I expect I'll over-share on these pages on a regular basis. I reckon there'll be times I say things so unpleasant people get upset (either at me for saying whatever, or at the situation that I'm describing - there's been a lot of outrageous stuff in my past). There'll be lots of naivete and ambition, lots of intentions that go ultimately unfulfilled and a heavy dose of parenting angst, joy and grief, too. But, in years to come, I hope that the entries I write here (on the shiny pages of my new e-notebook) will form a record that I can return to and use as a marker for both where was I at the time and where I will be at the future moment of reading.

Ultimately, ain't that the point?

(Writer's note: Irony is ironic. I didn't preview before posting and changed a single word. Honest! Authenticity still intact!)

Views: 79

Comment by Joan H on November 24, 2012 at 4:21am

This: 
For this reason, as a record of being merely and utterly human, blogs are precious. For the author they can be cathartic or a way to feel accomplished or that they've chewed on a particular issue until it's been fully processed. For the reader, they are a snapshot of someone else's life taken from an intimate angle and boldly presented no matter the result.

Yes. Write on, Girl.

Comment by Joan H on November 24, 2012 at 4:24am

P.S. People who read my blog know me very differently than some of my friends in the "real" world. It is not that I "overshare" (hopefully), but the stories we tell in our blogs, are not the ones we always tell at a party, or over lunch. It's a slice of life, to be sure, but often an intimate one.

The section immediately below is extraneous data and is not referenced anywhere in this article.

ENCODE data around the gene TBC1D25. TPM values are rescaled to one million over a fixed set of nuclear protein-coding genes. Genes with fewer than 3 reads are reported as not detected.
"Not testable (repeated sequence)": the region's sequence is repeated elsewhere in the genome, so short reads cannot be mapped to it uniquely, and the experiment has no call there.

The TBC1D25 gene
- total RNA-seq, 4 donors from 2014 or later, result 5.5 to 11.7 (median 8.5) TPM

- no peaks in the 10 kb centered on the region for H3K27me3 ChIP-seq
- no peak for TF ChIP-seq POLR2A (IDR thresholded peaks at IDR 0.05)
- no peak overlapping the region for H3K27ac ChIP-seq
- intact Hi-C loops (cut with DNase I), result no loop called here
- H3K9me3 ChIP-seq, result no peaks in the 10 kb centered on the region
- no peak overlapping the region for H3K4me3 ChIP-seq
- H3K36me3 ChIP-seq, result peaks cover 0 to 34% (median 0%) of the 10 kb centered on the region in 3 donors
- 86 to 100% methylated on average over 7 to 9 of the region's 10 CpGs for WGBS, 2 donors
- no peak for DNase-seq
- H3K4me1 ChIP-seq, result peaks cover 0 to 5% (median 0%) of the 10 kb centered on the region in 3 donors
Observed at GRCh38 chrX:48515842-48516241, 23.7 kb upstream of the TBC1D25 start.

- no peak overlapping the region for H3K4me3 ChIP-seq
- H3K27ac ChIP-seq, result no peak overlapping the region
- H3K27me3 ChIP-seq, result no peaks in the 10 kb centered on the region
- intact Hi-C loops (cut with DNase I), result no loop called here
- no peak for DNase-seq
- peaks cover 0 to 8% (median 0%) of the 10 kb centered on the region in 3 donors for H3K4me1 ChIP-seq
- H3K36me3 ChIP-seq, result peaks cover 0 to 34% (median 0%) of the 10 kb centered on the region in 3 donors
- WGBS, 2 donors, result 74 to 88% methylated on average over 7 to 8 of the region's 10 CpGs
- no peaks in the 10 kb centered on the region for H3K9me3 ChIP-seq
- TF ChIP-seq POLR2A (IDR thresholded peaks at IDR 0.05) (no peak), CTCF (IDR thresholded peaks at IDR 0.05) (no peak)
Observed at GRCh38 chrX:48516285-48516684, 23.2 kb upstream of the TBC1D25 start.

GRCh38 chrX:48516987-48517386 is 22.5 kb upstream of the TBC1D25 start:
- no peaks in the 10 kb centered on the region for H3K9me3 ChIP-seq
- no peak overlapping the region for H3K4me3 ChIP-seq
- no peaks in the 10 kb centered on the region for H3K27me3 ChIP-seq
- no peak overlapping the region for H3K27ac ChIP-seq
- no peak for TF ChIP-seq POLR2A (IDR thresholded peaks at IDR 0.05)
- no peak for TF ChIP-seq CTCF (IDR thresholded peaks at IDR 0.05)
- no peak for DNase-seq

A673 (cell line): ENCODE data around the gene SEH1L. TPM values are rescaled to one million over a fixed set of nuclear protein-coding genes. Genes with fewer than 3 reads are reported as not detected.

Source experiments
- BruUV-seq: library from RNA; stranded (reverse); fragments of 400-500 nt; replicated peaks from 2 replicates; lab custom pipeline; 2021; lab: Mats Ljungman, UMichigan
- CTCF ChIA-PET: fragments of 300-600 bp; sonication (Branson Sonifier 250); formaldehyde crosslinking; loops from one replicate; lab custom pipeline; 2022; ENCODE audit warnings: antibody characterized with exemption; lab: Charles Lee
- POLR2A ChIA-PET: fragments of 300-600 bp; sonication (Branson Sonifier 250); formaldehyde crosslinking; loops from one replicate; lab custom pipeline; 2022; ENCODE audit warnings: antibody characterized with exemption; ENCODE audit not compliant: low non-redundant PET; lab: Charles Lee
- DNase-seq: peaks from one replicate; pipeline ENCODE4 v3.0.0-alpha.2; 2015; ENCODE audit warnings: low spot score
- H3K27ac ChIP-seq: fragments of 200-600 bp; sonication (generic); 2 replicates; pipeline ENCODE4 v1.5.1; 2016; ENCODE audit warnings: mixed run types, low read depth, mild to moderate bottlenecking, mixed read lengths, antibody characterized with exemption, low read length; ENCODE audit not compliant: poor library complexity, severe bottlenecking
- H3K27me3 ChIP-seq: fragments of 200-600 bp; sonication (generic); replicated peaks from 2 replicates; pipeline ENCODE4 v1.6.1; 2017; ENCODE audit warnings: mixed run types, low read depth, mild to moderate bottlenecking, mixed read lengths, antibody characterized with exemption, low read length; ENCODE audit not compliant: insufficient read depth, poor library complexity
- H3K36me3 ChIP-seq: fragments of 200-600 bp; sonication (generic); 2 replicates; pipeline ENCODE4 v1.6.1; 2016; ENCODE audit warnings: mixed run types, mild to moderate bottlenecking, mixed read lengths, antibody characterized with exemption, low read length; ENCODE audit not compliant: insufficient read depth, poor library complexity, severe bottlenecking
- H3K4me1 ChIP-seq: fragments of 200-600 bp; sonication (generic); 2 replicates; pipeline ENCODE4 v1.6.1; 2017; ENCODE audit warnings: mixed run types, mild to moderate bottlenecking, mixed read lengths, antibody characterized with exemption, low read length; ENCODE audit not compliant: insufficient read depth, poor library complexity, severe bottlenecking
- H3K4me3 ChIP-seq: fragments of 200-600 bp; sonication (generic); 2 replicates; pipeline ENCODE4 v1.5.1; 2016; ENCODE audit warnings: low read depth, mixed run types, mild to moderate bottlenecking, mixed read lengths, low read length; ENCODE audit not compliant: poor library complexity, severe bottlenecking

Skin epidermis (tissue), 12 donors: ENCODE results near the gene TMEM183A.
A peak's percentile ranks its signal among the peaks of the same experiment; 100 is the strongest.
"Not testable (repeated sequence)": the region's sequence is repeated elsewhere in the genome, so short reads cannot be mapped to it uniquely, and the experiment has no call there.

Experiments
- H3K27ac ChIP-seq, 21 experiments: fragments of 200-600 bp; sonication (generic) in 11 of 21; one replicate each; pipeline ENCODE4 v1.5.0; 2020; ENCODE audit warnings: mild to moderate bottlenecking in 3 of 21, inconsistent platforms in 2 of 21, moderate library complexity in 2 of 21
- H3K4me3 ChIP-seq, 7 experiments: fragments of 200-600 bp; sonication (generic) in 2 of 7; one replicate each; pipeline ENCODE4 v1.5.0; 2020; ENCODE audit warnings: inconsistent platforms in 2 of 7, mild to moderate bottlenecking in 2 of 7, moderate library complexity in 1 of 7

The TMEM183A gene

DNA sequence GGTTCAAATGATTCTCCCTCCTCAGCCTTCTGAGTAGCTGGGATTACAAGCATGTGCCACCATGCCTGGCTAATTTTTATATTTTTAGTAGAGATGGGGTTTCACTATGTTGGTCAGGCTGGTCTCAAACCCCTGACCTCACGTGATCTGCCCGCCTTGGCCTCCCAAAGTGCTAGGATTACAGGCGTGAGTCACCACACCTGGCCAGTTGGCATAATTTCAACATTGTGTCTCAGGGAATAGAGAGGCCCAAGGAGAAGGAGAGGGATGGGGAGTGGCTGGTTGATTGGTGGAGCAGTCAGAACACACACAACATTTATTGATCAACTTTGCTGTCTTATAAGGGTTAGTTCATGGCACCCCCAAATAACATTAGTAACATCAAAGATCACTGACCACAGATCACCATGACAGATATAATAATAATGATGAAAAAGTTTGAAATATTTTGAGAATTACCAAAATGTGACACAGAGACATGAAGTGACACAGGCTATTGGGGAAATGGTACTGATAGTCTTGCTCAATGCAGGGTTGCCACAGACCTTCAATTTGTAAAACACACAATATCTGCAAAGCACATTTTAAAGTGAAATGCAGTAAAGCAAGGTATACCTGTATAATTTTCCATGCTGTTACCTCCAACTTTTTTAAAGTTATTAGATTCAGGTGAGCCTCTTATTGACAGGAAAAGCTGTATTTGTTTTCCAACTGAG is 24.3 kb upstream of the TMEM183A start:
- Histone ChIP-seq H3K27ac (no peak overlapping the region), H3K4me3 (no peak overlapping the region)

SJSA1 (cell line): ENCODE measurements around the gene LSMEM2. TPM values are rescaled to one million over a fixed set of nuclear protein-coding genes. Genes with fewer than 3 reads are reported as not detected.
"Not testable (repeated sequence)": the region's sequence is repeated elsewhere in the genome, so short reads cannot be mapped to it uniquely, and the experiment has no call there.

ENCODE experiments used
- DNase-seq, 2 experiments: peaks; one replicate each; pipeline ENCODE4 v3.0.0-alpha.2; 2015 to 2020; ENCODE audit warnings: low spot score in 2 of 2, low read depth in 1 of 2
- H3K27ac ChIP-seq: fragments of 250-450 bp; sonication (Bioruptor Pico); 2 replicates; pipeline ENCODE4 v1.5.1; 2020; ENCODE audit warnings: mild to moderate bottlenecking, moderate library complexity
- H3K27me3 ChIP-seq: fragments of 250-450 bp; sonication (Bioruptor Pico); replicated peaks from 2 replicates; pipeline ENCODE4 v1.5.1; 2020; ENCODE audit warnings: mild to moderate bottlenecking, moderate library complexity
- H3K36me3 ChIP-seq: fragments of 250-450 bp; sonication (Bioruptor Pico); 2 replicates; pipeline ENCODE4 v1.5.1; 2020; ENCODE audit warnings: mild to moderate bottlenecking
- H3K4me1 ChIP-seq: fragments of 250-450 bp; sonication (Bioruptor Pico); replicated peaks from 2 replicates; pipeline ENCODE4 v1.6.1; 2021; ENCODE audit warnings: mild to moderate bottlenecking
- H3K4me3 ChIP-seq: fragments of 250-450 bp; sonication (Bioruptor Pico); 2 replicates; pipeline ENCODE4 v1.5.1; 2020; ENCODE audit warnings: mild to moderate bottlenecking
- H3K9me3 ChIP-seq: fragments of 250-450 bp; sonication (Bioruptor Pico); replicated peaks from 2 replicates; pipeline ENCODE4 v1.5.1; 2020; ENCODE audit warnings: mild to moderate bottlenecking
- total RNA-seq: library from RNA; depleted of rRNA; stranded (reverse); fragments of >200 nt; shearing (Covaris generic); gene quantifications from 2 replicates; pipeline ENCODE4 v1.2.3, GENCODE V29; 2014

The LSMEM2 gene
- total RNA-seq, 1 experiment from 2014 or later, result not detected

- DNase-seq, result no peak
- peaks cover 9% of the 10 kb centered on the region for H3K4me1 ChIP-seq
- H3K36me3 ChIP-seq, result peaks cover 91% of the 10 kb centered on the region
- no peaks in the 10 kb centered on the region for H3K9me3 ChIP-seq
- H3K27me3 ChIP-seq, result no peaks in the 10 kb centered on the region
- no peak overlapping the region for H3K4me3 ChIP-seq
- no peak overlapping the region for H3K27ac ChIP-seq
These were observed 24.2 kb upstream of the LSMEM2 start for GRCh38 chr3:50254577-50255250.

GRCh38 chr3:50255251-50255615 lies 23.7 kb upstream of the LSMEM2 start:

Comment by Lou LaRoche on November 24, 2012 at 4:30am

I need to write about Green, who taught me to blog. Maybe later.


Thank you Joan x

Comment by Emily Conyngham on November 24, 2012 at 4:33am
Indeed, that's the point! Welcome, Lou!
Comment by Lou LaRoche on November 24, 2012 at 4:35am

Thanks!

Comment by Zanelle on November 24, 2012 at 6:28am
Well said, blogging is a new thing and it suits me just fine. We are lucky to have you on the Our Salon notebook. I walked away from Open leaving years of blog posts just stacked up over there. It was difficult not to be able to access my past posts, create new ones and check the drafts. They are looking for a moderator now, someone in NYC saw a craigslist ad, and I resent the idea that the writers over there were not able to get along and should be muzzled. Geez. I like the free wheeling aspect of blogging. If you don't like where a writer is going..don't follow them. Our Salon seems like a good place. Happy we are all here.
Comment by John Fleshman on November 24, 2012 at 9:30am

I don’t know about the rest of you, but I started writing (maybe 2 years ago) to try to improve my written ability (or lack of ability). What I found is, I really haven’t improved that much, my spelling is horrible, sentence and paragraph structure not the least impressive, but I enjoy writing about my crazy and wonderful life.

I recently moved from Open Salon to Our Salon and like this platform better. It seems more casual for less then amateur writers like me. I am glad to see some familiar names that I enjoyed reading their pieces. Granted, I don’t post a lot on others, so, this is an area I am trying to improve on. Also, my wife said it would be nice to share some of these stories I write about with the children. Sort of like a diary they can look back and read about.